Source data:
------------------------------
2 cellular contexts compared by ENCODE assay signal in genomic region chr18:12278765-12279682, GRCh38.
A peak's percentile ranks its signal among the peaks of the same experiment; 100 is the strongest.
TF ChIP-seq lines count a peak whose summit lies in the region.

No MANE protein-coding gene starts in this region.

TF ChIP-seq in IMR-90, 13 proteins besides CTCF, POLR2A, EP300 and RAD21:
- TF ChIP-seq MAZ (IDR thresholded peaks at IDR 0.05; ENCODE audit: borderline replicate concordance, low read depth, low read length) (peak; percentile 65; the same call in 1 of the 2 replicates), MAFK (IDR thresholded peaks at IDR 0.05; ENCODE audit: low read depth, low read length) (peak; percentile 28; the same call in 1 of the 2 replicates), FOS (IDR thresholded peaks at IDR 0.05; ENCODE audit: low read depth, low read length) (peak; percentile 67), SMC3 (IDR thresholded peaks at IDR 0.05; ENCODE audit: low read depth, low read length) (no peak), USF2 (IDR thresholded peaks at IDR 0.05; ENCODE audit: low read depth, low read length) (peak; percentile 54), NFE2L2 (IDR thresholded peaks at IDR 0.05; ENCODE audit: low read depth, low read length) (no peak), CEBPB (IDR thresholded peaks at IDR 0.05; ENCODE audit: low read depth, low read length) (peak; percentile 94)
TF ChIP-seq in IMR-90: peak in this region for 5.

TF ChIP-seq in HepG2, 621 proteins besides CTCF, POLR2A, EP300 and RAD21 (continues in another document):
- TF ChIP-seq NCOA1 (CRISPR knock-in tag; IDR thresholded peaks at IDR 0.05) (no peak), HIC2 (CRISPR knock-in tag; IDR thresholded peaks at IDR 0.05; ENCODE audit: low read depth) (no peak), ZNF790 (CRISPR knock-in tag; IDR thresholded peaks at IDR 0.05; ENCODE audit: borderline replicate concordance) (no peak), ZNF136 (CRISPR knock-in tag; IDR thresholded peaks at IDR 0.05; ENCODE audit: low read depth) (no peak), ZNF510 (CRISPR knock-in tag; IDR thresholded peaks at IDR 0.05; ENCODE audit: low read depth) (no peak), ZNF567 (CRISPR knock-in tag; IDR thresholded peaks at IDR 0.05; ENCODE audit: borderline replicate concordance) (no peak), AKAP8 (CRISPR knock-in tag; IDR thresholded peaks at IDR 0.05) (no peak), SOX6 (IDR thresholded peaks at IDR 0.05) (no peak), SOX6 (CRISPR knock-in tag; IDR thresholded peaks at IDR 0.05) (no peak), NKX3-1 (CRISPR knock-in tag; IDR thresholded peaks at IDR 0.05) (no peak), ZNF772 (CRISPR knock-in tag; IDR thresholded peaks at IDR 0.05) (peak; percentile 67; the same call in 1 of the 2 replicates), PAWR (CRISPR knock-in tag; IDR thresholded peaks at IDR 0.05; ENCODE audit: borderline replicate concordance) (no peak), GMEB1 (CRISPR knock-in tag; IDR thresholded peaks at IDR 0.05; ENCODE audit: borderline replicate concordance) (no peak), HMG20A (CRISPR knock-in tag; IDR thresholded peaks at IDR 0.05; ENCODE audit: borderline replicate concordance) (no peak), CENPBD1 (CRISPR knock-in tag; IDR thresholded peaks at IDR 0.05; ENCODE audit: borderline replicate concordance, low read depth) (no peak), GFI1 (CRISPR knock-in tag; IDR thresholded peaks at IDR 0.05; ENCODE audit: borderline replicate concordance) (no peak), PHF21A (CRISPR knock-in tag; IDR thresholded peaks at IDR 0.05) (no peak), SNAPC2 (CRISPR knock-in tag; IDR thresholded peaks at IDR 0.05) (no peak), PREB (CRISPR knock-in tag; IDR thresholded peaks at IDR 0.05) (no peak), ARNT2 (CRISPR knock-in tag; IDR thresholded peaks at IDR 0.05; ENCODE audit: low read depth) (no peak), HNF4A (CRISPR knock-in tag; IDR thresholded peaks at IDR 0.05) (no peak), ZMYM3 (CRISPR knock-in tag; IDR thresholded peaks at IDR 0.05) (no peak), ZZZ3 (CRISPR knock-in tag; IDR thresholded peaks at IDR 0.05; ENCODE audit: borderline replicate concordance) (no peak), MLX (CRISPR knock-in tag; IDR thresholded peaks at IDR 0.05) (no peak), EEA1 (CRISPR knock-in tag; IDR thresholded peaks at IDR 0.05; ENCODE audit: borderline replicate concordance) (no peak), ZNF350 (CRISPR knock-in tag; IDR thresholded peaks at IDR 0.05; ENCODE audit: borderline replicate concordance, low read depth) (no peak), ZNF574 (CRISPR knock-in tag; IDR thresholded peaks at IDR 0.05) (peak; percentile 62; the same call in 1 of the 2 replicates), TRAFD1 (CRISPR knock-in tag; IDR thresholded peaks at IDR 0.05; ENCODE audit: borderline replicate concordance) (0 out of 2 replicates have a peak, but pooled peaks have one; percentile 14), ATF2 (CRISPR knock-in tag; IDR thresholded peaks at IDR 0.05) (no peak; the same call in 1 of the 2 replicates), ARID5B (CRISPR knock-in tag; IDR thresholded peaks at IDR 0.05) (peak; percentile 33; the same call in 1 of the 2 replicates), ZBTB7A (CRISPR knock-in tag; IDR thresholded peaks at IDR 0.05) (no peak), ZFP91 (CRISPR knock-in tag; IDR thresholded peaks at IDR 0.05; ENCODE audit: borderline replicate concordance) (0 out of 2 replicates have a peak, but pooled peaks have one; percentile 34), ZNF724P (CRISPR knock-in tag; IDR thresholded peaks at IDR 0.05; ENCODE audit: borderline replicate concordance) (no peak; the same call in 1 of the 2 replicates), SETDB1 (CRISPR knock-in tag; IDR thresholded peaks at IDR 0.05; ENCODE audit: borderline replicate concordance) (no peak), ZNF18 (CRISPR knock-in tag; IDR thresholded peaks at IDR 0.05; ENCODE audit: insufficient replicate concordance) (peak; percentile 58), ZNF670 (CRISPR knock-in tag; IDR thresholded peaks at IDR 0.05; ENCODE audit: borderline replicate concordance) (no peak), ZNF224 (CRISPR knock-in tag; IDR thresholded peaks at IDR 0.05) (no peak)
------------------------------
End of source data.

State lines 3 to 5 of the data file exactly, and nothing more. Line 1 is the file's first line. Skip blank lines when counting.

TF ChIP-seq lines count a peak whose summit lies in the region.

No MANE protein-coding gene starts in this region.

TF ChIP-seq in IMR-90, 13 proteins besides CTCF, POLR2A, EP300 and RAD21: